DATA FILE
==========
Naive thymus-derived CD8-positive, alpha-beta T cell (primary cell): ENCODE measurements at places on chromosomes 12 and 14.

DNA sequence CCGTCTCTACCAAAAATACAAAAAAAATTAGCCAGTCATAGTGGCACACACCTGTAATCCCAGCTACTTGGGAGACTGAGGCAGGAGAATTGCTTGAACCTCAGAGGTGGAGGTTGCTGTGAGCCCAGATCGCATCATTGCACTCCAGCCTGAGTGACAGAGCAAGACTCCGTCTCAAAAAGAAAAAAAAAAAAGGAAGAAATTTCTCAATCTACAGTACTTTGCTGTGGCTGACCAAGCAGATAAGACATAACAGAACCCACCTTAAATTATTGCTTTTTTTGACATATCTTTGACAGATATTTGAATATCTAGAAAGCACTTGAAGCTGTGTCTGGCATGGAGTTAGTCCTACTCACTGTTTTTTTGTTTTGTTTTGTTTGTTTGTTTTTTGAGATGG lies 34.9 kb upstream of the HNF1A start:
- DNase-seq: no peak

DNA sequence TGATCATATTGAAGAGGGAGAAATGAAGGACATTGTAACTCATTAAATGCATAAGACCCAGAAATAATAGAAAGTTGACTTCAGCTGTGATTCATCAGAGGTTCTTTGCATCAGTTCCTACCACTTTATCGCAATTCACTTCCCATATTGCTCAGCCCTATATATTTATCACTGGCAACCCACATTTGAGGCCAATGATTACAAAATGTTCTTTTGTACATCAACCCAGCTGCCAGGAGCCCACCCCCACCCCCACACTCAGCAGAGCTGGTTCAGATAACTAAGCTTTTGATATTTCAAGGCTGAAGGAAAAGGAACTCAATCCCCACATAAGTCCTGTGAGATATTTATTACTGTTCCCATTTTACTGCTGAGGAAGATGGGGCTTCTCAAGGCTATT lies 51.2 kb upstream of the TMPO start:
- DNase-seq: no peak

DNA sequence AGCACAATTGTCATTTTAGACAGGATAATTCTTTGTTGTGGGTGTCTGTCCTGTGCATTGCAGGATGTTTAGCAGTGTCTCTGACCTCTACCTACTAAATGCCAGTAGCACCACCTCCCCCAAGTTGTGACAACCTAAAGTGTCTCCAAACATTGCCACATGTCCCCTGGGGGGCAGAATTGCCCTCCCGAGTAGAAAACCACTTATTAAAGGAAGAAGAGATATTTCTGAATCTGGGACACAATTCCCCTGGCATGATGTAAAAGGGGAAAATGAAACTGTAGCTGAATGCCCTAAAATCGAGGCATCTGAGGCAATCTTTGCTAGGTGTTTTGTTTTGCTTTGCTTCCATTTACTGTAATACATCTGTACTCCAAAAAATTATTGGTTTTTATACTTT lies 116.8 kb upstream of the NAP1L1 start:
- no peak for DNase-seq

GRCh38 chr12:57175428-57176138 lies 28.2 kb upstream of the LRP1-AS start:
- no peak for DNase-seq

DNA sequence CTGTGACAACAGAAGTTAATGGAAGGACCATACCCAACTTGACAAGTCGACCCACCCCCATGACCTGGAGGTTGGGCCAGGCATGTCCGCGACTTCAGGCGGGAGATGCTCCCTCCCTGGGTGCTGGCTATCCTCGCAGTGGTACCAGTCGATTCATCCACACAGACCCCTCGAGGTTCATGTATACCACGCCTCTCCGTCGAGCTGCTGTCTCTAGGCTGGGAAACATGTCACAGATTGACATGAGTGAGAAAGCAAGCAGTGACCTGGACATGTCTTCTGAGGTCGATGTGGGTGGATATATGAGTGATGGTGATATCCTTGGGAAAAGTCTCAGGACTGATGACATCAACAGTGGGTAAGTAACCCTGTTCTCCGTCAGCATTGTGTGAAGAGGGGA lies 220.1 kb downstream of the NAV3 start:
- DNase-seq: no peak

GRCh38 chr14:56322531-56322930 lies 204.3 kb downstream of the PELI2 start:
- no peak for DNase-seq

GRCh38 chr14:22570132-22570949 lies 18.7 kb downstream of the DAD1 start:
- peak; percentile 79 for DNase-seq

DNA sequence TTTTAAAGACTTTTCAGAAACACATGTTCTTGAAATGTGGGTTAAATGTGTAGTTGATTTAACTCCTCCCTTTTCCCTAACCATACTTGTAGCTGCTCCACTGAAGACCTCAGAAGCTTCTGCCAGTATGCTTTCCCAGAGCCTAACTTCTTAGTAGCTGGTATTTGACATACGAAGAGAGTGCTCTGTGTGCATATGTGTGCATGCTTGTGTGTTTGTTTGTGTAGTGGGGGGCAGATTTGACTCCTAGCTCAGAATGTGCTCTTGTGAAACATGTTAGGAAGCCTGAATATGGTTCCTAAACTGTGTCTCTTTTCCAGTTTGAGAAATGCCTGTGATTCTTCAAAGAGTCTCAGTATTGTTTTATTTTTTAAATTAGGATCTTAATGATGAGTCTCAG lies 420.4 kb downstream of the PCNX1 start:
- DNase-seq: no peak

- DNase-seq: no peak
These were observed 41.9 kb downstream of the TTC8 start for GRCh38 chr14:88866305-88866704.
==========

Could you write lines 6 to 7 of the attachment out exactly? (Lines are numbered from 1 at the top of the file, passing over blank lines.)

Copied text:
DNA sequence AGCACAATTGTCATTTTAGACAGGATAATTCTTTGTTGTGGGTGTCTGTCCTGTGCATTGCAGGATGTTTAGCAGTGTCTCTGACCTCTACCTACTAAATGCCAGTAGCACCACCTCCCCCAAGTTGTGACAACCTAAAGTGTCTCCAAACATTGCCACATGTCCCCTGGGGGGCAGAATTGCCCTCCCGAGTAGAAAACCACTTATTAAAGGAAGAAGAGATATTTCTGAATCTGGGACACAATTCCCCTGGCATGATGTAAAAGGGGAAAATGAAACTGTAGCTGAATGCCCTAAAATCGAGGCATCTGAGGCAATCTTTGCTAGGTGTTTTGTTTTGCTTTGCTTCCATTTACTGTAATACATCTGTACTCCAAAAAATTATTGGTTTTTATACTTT lies 116.8 kb upstream of the NAP1L1 start:
- no peak for DNase-seq